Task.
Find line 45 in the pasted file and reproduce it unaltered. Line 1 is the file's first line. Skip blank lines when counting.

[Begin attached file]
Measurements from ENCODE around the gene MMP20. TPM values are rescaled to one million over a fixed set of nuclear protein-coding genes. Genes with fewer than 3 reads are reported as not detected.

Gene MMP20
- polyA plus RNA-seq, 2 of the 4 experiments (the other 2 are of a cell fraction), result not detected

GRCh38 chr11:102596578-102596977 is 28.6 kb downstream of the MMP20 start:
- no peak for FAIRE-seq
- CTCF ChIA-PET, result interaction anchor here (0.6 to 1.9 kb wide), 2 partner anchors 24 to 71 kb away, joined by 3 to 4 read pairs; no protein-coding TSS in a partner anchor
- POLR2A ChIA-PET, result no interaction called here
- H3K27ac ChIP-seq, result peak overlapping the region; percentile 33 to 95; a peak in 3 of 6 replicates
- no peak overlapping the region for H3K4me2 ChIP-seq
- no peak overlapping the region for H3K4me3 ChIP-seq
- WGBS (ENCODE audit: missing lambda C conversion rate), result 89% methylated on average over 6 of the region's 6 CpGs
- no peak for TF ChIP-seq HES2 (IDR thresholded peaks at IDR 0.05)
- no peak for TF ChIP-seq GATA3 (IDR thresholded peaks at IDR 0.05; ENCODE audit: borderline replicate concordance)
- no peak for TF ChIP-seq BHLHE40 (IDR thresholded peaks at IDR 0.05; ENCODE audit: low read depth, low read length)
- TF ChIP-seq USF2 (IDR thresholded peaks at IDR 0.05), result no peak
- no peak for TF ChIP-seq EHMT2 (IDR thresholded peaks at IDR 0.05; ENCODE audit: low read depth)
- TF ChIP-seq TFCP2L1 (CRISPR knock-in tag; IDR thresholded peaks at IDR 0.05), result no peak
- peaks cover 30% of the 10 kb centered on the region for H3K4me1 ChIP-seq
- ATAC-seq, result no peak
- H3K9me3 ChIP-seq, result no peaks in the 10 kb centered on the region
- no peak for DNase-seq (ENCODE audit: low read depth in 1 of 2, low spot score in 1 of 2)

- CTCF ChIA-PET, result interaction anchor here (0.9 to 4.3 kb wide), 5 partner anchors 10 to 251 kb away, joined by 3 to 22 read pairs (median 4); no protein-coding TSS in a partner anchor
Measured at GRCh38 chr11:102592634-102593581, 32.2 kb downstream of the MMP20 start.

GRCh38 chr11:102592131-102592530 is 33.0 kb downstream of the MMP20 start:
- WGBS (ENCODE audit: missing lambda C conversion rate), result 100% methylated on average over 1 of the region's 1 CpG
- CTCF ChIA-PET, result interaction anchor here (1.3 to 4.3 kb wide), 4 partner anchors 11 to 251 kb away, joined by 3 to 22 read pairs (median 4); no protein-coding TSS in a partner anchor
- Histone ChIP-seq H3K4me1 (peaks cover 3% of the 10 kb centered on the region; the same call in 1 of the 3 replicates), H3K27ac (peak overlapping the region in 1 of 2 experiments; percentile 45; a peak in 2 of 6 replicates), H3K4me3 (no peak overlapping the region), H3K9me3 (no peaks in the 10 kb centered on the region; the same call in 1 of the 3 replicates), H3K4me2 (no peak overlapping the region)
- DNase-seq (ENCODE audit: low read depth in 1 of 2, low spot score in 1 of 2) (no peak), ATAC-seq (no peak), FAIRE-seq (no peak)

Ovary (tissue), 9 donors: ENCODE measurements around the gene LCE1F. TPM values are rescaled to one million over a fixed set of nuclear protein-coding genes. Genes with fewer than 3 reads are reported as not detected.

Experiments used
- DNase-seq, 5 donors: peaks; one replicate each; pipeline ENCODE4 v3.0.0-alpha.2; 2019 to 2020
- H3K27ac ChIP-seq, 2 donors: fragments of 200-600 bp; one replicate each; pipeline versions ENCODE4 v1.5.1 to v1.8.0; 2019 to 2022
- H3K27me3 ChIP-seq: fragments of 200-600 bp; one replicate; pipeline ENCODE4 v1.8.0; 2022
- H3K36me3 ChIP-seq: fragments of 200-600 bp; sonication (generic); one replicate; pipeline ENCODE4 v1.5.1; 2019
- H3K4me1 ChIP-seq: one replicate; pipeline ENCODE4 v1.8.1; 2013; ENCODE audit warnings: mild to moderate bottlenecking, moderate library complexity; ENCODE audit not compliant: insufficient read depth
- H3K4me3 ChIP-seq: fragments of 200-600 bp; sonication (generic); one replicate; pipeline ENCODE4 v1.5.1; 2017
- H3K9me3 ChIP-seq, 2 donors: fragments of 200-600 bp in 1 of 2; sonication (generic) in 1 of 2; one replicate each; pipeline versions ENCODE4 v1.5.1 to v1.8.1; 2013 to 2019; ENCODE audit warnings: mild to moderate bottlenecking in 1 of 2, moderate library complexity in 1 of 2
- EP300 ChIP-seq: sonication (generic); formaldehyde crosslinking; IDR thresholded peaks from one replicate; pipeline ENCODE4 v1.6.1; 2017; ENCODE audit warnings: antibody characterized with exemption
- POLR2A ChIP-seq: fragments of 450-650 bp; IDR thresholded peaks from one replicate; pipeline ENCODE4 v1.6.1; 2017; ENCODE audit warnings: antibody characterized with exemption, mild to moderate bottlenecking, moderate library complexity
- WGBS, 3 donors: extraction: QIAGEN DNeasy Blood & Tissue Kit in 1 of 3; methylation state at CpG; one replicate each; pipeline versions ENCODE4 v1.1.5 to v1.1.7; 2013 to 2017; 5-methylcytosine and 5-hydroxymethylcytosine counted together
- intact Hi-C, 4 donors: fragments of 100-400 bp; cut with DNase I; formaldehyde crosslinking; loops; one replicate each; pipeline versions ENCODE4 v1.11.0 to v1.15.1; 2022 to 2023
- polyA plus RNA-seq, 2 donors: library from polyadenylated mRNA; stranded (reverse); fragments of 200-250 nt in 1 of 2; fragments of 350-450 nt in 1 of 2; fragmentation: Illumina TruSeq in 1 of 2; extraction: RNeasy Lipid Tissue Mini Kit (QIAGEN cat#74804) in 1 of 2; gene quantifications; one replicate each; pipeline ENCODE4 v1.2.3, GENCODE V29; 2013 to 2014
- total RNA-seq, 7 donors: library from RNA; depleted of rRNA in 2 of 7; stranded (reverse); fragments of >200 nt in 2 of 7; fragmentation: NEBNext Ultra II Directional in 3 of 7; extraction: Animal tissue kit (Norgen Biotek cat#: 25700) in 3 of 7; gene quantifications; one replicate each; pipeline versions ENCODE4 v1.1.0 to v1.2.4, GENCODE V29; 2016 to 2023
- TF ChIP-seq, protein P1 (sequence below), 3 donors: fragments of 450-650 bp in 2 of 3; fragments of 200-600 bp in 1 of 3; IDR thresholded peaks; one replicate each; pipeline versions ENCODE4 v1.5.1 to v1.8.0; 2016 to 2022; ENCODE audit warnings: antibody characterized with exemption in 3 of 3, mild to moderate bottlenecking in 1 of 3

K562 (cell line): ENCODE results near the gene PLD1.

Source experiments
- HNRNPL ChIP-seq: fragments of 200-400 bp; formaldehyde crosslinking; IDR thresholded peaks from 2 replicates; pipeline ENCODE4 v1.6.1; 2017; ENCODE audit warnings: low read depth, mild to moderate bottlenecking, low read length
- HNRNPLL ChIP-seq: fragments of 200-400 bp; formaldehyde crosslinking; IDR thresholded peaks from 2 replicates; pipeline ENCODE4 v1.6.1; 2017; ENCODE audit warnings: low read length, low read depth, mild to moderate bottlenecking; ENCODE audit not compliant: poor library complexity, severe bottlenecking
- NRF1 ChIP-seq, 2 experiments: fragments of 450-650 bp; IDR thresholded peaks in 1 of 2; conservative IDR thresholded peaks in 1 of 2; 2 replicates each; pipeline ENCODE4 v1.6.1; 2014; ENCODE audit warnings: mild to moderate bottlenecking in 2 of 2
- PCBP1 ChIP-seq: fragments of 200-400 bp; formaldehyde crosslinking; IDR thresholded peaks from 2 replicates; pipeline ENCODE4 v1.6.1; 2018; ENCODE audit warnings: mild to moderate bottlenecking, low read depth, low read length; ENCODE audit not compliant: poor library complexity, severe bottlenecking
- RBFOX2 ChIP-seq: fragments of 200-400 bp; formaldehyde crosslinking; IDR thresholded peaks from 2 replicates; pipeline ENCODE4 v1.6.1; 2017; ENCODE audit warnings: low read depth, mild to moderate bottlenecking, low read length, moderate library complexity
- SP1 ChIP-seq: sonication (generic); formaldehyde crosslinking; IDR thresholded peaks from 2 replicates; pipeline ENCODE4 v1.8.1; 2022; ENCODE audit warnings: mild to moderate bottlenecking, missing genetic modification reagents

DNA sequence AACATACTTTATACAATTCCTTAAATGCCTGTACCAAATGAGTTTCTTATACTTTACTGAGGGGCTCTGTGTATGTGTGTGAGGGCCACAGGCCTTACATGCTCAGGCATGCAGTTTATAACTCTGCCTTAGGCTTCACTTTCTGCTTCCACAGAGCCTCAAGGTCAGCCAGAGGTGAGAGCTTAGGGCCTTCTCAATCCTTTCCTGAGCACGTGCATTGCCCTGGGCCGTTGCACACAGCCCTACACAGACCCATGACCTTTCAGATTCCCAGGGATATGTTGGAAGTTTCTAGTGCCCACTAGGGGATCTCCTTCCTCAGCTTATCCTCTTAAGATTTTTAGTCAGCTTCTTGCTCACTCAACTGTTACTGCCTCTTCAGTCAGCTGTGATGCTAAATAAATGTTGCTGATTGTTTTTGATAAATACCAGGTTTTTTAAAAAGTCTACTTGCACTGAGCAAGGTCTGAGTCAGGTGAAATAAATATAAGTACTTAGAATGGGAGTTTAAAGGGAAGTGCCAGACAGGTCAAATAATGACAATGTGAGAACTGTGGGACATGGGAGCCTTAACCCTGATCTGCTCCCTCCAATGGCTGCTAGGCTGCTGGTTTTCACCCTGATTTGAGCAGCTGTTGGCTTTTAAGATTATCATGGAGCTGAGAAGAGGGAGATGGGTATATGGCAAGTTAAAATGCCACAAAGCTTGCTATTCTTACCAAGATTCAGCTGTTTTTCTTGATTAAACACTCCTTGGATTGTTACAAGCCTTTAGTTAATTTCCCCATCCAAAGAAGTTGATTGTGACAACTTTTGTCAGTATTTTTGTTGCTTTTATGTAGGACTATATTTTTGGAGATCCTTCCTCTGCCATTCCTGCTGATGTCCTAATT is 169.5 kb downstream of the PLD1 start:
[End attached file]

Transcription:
K562 (cell line): ENCODE results near the gene PLD1.